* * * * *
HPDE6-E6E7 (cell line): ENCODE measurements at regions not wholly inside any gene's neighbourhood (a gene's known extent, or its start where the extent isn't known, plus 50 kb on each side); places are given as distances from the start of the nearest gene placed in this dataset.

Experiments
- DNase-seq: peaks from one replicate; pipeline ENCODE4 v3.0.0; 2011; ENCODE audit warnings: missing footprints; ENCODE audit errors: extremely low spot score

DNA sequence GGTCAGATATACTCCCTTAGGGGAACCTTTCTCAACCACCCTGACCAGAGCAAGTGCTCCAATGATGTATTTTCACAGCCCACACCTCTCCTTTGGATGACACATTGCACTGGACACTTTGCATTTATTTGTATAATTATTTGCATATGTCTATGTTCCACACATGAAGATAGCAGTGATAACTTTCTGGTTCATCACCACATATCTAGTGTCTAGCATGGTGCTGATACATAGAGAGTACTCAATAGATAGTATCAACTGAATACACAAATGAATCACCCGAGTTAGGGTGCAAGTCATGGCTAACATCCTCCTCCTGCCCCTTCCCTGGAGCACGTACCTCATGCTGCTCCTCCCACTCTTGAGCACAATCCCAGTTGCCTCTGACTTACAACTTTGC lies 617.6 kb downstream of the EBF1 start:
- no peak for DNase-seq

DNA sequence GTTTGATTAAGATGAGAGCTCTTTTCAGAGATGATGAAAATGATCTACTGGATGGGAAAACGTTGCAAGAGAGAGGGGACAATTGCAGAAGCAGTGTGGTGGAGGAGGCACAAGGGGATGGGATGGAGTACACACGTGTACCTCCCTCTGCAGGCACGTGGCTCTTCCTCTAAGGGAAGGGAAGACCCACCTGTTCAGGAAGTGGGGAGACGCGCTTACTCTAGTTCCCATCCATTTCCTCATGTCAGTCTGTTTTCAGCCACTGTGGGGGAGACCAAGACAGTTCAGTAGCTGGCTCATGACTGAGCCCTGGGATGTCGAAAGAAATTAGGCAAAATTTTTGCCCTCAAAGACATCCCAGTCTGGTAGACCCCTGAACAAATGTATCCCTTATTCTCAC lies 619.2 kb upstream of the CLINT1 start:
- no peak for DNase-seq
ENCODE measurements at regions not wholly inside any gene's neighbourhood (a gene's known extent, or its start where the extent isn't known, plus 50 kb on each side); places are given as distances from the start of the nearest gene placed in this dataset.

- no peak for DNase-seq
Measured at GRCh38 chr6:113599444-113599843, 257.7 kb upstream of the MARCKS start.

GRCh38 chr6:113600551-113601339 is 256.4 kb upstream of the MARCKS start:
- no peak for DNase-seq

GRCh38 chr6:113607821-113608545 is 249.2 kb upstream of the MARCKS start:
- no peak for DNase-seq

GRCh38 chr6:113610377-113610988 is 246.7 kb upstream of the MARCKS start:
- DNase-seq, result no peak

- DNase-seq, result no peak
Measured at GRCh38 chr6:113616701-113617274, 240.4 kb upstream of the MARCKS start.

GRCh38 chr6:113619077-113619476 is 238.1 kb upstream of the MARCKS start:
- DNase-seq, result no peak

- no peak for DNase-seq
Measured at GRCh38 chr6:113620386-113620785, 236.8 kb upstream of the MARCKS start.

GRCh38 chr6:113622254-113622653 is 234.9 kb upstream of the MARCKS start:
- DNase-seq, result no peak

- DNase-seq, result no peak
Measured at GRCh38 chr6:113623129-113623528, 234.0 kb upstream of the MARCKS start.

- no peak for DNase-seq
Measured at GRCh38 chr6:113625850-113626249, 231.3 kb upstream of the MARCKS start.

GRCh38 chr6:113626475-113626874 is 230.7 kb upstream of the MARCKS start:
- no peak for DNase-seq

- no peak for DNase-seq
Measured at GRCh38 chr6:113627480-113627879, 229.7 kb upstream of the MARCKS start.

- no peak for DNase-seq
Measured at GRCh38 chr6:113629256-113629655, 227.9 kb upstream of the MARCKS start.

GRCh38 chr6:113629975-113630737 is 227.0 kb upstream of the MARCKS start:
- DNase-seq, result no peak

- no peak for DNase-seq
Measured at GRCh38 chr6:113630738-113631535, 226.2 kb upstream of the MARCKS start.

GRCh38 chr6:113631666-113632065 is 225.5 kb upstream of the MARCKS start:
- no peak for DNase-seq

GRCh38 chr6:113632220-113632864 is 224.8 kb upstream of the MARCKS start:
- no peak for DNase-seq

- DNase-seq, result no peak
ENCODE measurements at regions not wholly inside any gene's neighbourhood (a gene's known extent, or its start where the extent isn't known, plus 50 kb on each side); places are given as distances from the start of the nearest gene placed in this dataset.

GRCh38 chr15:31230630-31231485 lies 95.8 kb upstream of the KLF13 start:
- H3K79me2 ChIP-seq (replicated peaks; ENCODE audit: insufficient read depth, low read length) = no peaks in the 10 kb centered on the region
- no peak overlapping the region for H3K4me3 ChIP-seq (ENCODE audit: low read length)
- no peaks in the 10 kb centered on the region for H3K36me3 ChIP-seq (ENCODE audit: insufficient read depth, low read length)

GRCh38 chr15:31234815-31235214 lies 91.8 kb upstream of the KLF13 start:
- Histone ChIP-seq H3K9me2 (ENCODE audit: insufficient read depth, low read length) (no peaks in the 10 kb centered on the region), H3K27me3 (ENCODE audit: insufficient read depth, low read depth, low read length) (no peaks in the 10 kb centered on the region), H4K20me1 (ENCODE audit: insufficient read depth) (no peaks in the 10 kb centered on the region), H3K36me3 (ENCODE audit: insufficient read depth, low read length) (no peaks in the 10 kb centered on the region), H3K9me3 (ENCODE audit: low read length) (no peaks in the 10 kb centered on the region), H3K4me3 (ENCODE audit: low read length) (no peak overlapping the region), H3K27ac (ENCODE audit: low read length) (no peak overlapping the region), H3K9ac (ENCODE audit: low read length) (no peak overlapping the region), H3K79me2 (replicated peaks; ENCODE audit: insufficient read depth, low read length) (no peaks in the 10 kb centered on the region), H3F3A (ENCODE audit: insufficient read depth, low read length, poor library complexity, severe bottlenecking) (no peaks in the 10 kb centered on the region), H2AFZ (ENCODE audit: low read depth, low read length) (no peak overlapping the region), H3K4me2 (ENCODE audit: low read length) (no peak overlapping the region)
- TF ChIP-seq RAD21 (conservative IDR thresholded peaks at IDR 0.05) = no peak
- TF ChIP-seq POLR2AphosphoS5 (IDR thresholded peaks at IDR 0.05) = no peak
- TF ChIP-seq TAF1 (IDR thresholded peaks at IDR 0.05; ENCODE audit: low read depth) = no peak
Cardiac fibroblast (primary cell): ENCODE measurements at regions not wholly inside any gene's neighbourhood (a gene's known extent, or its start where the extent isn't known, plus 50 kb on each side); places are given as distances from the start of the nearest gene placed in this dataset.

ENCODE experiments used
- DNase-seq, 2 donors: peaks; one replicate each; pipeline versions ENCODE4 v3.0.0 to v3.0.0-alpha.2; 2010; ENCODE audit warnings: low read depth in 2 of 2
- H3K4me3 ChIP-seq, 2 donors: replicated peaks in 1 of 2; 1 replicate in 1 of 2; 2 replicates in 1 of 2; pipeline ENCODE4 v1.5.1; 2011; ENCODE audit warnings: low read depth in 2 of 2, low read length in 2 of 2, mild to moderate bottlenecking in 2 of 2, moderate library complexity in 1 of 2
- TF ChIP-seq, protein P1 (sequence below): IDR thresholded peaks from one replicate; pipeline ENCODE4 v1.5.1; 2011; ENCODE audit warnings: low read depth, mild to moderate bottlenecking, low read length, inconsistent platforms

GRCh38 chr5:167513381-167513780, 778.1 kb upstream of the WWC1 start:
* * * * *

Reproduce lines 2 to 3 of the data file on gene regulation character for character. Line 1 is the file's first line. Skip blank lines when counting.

Experiments
- DNase-seq: peaks from one replicate; pipeline ENCODE4 v3.0.0; 2011; ENCODE audit warnings: missing footprints; ENCODE audit errors: extremely low spot score